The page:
If you have been outdoors anywhere in Tacoma, you have seen public art. From the amazing Prairie Line Trail to the environmental sculptures at the new Dune Peninsula, Tacoma has been making art accessible for decades.
As TAM opened Forgotten Stories: Northwest Public Art of the 1930s, which looks broadly at the public art in Washington, Oregon, Montana and Idaho created as part of the Works Progress Administration, we thought it would be good to get local. Public investment in art has been part of the City of Tacoma’s capital improvement projects since 2009, well before many other municipalities were investing in public art. Dedicating 1% of the total budget of new construction to commissioning or purchasing of artwork has now become standard practice throughout much of the country.
Created in 1965, Tacoma Arts Commission, one of the oldest arts commissions in Washington state, is the local entity charged with making recommendations about the City’s investment in art. City staff from the Office of Arts and Cultural Vitality carryout the work of the department which includes not only grant making, but also develops and promotes the annual Tacoma Arts Month (which is every October in case you want to mark that on your calendar today), and now is overseeing the management of Tacoma Creates, our recently passed Cultural Access Program which takes a percentage of sales tax to fund nonprofit arts, culture, heritage and science programs in Tacoma. Additionally, the department produces the television series Art Town and runs the annual Tacoma Poet Laureate program. In 2016, the city council approved ARTFUL TACOMA, a strategic plan to align with the City’s 2025 plan and chart specific goals and actions for the next five years.
Rebecca Solverson, Tacoma’s Public Art Specialist thinks that Tacoma works with municipal and private partners in a unique way. “It’s truly collaborative and means the whole city gets better access to public art. We partner very closely with Metro Parks, and work with a ton of other partners, including the Housing Authority, the Port, Pierce Transit, Sound Transit, the Foss Waterway Development Authority, and private partners. We have also emphasized training and finding opportunities for our local artists to open up the field. We have some incredible talent here in Tacoma that often just needs an opportunity,” notes Solverson.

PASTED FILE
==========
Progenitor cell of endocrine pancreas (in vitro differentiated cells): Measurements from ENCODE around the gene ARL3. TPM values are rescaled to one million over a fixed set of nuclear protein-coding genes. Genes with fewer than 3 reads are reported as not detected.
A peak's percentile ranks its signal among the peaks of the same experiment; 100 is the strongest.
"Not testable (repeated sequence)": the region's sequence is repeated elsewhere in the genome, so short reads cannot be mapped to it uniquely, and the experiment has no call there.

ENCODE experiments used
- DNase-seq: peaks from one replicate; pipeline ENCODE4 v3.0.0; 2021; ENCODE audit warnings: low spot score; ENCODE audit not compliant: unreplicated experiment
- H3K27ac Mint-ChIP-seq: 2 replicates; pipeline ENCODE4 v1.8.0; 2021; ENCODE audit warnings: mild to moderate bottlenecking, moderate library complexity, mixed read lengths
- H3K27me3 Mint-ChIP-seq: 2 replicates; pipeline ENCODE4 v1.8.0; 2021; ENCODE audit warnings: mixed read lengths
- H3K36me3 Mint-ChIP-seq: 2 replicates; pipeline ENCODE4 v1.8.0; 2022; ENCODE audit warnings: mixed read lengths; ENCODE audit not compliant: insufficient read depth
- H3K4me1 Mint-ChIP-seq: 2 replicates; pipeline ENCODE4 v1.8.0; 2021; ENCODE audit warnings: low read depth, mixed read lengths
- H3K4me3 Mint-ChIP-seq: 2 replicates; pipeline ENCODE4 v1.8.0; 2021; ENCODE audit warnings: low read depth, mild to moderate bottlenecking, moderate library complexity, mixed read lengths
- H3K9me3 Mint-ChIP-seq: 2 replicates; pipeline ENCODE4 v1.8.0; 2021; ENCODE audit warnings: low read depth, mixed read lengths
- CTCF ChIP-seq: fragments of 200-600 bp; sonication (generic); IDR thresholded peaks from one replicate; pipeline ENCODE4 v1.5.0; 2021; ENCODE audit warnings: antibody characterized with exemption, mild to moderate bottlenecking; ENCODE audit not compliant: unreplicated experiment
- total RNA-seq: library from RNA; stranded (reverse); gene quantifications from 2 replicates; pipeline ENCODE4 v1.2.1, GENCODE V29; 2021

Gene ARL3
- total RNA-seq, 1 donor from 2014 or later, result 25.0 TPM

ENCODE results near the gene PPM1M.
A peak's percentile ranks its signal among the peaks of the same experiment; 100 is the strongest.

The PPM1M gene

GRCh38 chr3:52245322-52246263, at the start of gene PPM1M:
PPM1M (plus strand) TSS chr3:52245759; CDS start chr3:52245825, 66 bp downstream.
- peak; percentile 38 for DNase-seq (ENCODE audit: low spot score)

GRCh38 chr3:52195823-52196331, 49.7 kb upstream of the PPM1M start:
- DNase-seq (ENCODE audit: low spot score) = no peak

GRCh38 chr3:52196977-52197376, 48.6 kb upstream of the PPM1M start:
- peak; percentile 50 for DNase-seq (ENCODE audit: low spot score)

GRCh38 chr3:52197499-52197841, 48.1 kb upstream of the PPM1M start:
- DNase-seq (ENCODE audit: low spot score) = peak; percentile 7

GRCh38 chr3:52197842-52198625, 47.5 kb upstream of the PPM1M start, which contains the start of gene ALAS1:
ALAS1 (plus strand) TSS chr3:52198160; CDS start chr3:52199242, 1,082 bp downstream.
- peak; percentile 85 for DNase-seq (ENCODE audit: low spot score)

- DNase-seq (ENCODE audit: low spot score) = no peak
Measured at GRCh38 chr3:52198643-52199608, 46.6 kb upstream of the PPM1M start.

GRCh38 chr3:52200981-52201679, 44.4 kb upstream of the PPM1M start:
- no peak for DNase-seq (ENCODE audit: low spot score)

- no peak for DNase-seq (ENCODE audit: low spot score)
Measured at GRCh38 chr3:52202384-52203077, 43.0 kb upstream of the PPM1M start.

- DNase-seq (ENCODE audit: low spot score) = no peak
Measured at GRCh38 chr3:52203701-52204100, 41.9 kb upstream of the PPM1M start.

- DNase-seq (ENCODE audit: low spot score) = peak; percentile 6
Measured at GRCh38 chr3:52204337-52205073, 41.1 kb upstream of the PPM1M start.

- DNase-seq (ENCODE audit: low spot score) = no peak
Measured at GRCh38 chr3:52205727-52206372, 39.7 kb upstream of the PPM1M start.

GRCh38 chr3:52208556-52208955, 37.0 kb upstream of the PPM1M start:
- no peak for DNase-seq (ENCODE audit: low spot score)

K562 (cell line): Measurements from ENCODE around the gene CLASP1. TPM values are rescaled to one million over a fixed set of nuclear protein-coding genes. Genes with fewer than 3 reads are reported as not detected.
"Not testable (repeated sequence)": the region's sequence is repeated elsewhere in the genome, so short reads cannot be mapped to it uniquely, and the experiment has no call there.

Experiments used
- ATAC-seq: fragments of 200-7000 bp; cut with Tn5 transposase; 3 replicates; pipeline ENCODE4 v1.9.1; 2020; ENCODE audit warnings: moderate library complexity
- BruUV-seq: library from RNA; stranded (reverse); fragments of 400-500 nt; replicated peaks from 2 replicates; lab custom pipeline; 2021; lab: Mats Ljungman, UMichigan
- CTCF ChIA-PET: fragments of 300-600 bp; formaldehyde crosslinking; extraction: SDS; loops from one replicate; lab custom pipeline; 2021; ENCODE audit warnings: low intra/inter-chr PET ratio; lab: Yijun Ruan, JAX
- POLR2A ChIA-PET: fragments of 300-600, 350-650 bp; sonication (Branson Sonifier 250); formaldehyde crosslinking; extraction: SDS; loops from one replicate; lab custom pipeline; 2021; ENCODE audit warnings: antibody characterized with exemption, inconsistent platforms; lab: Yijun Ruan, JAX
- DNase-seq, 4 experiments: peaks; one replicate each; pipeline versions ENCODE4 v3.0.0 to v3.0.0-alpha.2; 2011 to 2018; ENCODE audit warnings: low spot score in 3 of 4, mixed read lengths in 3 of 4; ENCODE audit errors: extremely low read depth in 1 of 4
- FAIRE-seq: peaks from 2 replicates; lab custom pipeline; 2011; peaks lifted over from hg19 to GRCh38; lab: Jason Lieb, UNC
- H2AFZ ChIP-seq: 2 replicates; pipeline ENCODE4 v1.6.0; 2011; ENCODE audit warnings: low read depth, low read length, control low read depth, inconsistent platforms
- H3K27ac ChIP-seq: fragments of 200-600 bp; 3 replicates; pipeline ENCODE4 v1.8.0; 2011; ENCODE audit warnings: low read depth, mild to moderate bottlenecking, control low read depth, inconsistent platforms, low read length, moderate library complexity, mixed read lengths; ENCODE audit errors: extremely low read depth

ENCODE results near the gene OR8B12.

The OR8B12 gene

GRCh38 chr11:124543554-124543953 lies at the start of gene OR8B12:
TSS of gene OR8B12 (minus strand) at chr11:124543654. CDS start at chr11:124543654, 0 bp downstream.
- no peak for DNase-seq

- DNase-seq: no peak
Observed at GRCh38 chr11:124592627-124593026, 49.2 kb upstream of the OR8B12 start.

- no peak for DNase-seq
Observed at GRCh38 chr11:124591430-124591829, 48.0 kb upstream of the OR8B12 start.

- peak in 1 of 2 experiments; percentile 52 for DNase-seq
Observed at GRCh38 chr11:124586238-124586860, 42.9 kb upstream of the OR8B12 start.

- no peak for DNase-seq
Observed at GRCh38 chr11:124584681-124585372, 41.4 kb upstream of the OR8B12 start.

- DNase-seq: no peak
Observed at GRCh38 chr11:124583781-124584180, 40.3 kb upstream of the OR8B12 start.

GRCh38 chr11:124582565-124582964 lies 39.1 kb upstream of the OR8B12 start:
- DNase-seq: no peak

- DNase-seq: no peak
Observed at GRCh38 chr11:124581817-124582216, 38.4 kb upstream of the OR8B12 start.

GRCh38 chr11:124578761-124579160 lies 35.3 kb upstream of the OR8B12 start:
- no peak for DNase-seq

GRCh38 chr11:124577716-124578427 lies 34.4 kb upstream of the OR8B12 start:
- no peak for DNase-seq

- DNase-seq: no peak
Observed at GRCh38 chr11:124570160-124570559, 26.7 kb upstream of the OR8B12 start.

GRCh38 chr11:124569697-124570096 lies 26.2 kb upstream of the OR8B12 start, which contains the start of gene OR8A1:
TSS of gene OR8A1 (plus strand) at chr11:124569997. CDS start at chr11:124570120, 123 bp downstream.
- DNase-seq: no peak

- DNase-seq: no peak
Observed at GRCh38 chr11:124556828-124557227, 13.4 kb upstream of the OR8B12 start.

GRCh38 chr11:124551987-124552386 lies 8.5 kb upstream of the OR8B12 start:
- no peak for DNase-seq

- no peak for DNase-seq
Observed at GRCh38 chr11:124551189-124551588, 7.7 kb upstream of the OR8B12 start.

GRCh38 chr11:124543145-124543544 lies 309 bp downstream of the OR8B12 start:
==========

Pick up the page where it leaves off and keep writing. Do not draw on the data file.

Metro Parks Tacoma (MPT) has been investing in public art since 2014. And with the recent passing of the bond, Tacoma residents agreed to fund $198 million in investment in our parks, MPT will be dedicating 1% off this money into public art. MPT has a wide and inclusive definition of public art which includes artist residences in internal departments, temporary art installations, and new media, demonstrating a very forward approach to public art. The much anticipated Dune Peninsula at Point Defiance Park includes the most recent additions. Adam Kuby’s Alluvion (2018) and Nichole Rathburn’s Little Makers (2019) both reference the park’s past as an industrial site which produced deadly arsenic.
It would be hard to be in downtown Tacoma and not stop in awe of the amazing murals that can be found in a variety of locations. Many of these are brought about by Spaceworks, a joint effort of the City of Tacoma and the Tacoma Chamber of Commerce, with a mission to make Tacoma culturally vibrant and economically strong through training and support for artists and creative entrepreneurs. Within their Artscapes program, they manage the 950 Gallery, Woolworth Window installations, public murals, painted tollbooths, and a new video gallery on the 12th St. Hillclimb.
Spaceworks Executive Director Michael Liang notes that Artscapes are expanding out of the downtown core. “Increasingly, we’ve taken on more murals outside of downtown, in partnership with property owners or community organizations. We are also nearly finished with a mural project with Sound Transit, as part of their Loyal to the Local marketing campaign. We proposed a series of 7 small, temporary murals to add some color to the on-going light rail construction. We know that Stadium and Hilltop businesses are impacted by the construction and we invited local artists to create works that would inspire and encourage patronage to these businesses,” notes Liang.
Also currently under development is a new mural in partnership with the Washington State History Museum’s exhibition Men of Change. Artist Dion Thomas was hired to create a community-informed mural that responds to the exhibition and will be unveiled in the late summer of 2020.
Tacoma embraces creative energy unlike many other cities of similar size. The riches of our shared artistic community are in broad daylight and invite everyone to hold space for the transformational power of art.